CHICAGO — Two hours after landing his airplane early Sunday morning on Lake Shore Drive, part of U.S. Highway 41, John Pedersen looked out at rows of police cars and news vans as he gave his fiancée directions.
"You can't miss it," the soft-spoken pilot said into his cellphone.
The airplane parked on a strip of grass caused a spectacle Sunday morning. Police officers posed for photos, drivers slowed for a closer look, and joggers and bicyclists on the lakeshore path traded witty one-liners.
"Oh, this is where I left my airplane," one cyclist shouted to a companion.
Just two hours earlier, Pedersen of Lombard, Ill., had been flying his two-seat plane over downtown Chicago when a stabilizer broke, causing the aircraft to violently shake. Unable to regain stability, the 51-year-old electrician radioed a mayday call to O'Hare Airport at about 5:45 a.m.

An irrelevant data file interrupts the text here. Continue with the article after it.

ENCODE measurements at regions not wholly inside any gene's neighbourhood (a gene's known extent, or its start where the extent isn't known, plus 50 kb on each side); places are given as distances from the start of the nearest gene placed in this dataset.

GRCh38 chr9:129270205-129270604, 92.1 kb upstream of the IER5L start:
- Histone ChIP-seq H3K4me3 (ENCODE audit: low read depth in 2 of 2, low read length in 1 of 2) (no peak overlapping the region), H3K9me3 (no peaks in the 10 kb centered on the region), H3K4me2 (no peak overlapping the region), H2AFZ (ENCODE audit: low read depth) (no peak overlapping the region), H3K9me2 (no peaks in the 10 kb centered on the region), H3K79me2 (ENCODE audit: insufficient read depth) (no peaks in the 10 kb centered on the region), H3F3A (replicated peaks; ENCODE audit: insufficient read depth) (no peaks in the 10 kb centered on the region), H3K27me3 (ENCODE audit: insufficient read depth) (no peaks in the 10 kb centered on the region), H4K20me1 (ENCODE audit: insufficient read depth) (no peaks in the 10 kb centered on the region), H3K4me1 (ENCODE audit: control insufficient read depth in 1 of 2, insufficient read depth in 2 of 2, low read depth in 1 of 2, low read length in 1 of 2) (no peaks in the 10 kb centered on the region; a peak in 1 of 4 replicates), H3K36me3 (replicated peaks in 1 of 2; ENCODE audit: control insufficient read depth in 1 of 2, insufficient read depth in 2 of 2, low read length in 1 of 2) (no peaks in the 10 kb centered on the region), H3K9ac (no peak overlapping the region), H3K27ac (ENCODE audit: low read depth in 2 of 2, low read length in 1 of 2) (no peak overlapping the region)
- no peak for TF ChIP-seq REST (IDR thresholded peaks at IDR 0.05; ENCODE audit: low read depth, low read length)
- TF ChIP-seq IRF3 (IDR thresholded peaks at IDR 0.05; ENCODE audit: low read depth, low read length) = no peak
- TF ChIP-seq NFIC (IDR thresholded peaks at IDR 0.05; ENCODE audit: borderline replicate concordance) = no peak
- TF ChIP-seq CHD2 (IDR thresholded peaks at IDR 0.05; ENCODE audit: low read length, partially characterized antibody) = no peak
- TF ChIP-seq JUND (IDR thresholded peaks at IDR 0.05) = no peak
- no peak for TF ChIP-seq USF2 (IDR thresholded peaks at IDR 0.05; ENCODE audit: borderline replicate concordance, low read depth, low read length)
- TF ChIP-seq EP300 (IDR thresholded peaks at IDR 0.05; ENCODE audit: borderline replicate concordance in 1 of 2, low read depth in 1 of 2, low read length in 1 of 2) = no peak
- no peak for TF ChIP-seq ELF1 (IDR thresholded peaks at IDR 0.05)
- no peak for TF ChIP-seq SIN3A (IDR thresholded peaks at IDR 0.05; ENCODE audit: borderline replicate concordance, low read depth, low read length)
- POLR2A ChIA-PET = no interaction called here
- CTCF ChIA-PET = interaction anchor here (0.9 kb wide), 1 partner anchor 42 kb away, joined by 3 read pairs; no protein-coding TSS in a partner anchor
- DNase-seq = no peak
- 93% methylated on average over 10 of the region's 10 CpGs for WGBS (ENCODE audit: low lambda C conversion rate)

"There's no way I could have got it to Midway (airport) or O'Hare," he said.
Pedersen, who said he had been flying for five years, decided that Lake Shore Drive was his best landing spot. He timed his landing to bring the plane down in northbound lanes while traffic was stopped at a red light.
It was a tricky landing, but he stuck it, Chicago Fire Department spokesman Larry Langford said.
Two cars hit the airplane after it landed and then sped off, said Pedersen, who was uninjured in the incident.